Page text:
I like to think that I’ve achieved a thing or two over the past year, but just for fun, let’s compare:

  • Commander Kelly, in the past year, has travelled 143,826,545 miles. I, if I add my running kilometres, have travelled only 142,000,000 miles, give or take 150 million.
  • The Commander has orbited around the Earth 5,440 times. I have orbited at least that many times around various martini bars, but have come short of Earth. To be fair… I don’t get much orbit time.
  • The astronaut has been visited by nine different space vehicles. I’ve only had contact from the one… which was more of an abduction than a visit, and nobody believes me about that anyway.
  • 10,880 sunrises and sunsets! Come on! Seriously… like I’m ever up that early.

And the list goes on.

Anyway, it’s probably clear to you that I’m a bit of a space-geek, but I would challenge anyone to take a look at the photographs and video footage of the #YearInSpace and not be amazed. It’s a fascinating adventure, and a great scientific achievement. But, what do I love most about NASA?

They are great storytellers. And, what a perfect age we live in, when the stories they have to tell can come to life before our very eyes in so many spectacular ways. Their Tumblr account alone is like peering through a magical kaleidoscope, or riding in the Tardis. Using spellbinding imagery with minimal explanatory text, they are able to convey, very simply and very powerfully, the wonders of the Galaxy.

Next stop, Mars!

The Keynote

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Here’s a guy who could command a stage.

Last night I watched Danny Boyle’s film about Steve Jobs and was so gravely disappointed that the bio did not take us as far as the 2007 keynote speech that launched the iPhone into my life.

Yes, I’m convinced that the iPhone was invented just for me — so that I can more effectively ignore phone calls while I listen to music. The “Ignore Call” option is like a lifeline that gets thrown out to me every time my phone rings. (How badly does Rogers really want to talk to me, anyway?)

But that’s just the introvert in me. The presenter in me goes apples over this Steve Jobs speech, this keynote address. It almost has as much lasting power as the phone itself. I’ve been at several conferences where it’s been touted as one of the greatest pieces of corporate storytelling ever, and it continues to resonate.

You can watch the entire speech here, but my favourite moment (everyone has one) is when he uses the phone, turns it sideways and scrolls through album covers. When I first saw that, it was, to me, a science-fiction dream came true. And his presentation of it was spellbinding.

This is a perfect example of showing, not telling, and bringing a product to life. When you’re delivering a keynote, it’s pretty easy to fall into the onerous practice of description. When you have the opportunity to demonstrate an innovative product, to show us how it works and how it will change our lives… well, it’s like magic. Suddenly a new world comes to life before our very eyes.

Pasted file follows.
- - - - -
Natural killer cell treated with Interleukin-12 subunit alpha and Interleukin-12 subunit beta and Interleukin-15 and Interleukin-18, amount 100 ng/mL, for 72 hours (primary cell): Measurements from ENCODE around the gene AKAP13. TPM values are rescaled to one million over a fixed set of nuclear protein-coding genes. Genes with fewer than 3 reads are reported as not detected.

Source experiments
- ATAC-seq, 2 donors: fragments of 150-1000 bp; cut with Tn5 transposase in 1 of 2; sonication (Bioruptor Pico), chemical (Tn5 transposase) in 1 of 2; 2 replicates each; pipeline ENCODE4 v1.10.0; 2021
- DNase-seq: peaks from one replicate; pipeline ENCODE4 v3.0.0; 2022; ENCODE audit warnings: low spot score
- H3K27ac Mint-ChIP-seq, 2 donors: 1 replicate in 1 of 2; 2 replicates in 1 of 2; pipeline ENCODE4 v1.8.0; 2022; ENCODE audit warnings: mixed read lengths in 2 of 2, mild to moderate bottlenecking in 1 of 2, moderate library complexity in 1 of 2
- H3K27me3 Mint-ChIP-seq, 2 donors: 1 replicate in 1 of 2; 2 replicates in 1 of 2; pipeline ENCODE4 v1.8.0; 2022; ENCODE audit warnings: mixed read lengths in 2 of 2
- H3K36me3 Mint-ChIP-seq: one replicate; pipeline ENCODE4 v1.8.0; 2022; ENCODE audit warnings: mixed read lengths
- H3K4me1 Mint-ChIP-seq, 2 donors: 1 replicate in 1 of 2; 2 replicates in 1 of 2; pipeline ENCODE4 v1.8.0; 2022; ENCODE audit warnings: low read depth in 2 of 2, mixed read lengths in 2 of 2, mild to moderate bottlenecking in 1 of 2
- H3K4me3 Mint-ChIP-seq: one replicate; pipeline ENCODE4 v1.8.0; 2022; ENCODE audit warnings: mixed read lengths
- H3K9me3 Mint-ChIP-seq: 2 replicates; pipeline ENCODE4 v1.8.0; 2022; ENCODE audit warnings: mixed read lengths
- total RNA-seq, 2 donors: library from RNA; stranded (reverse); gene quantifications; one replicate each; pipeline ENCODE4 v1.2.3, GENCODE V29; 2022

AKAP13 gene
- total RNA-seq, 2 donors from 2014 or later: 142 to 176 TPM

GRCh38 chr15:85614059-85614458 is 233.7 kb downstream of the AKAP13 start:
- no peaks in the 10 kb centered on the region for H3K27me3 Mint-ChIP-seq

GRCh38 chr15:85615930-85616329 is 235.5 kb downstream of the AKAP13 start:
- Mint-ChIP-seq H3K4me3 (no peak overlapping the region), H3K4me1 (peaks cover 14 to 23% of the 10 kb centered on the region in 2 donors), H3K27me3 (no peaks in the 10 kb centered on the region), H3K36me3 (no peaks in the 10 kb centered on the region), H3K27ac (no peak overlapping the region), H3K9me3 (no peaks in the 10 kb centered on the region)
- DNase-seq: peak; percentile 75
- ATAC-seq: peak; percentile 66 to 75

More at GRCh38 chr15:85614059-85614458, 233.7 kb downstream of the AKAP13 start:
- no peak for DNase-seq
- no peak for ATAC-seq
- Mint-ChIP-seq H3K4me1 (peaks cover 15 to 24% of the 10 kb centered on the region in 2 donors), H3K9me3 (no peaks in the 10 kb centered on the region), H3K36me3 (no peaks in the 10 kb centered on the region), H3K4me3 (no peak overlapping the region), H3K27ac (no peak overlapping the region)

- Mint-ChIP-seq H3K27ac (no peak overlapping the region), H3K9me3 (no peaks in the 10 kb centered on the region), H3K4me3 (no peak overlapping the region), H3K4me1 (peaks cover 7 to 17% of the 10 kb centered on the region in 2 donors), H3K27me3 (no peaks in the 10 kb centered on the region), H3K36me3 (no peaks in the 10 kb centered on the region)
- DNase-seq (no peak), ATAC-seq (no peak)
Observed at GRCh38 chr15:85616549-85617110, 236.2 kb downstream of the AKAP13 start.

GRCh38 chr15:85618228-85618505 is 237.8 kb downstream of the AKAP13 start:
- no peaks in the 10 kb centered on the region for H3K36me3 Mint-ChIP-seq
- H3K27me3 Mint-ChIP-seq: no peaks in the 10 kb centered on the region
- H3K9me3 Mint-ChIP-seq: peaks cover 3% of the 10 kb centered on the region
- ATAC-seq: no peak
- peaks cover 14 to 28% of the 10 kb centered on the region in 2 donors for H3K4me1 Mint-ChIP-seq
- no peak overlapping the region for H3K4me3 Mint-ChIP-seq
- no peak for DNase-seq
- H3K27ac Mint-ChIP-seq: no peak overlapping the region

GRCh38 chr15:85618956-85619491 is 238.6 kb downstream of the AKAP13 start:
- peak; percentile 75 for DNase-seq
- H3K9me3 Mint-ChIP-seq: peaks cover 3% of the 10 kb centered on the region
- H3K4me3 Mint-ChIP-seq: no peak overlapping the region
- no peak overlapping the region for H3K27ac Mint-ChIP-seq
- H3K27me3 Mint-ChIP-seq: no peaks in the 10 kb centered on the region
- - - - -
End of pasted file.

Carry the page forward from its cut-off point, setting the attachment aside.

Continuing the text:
And to take you through the magic of the speech, its “secret structure”, I’m happy to share with you a TEDx talk by another presenting hero of mine, Nancy Duarte.

Just ignore your phone while you watch it…

What Would Elmore Do?

WWED

What would Elmore Do?

I have learned to ask myself this question whenever I write myself into a corner, or run into a writer’s block, or simply can’t think of something darkly clever to say. I just try to figure out what Elmore Leonard would do, and it all seems to go down like a shot of Bourbon on a warm, sunny day.

I understand that writers for the TV show Justified were made to wear bracelets with the letters WWED – to remind them of the show’s great inspiration, and the creator of the character Raylan Givens. This was a very good idea, because Elmore Leonard made it very easy for you to know exactly what he would do. His 10 Rules on Good Writing should be in reaching distance of anyone writing anything… ever. What’s more, the principles apply to the art of presenting — especially given that storytelling is so important.

Two rules I feel are especially applicable:

  • Never open a book with the weather
  • Leave out the part that readers tend to skip

Applied to presentations — avoid clunky, cliched openings. They’re boring and we all know what it’s like outside. And, cut out the parts you wouldn’t sit through yourself. That’s when people tend to fall asleep.

And, if in doubt, listen to the master himself:

If it sounds like writing, I rewrite it.

Wipe the slide clean and start again. Otherwise you’ll just be forcing an unwilling audience to sit through your weather-laden, bullet-ridden monologue. And in the words of Raylan Givens… “I think I’d rather stick my dick in a blender.”

Here are a few more tips from Elmore Leonard I found on SlideShare.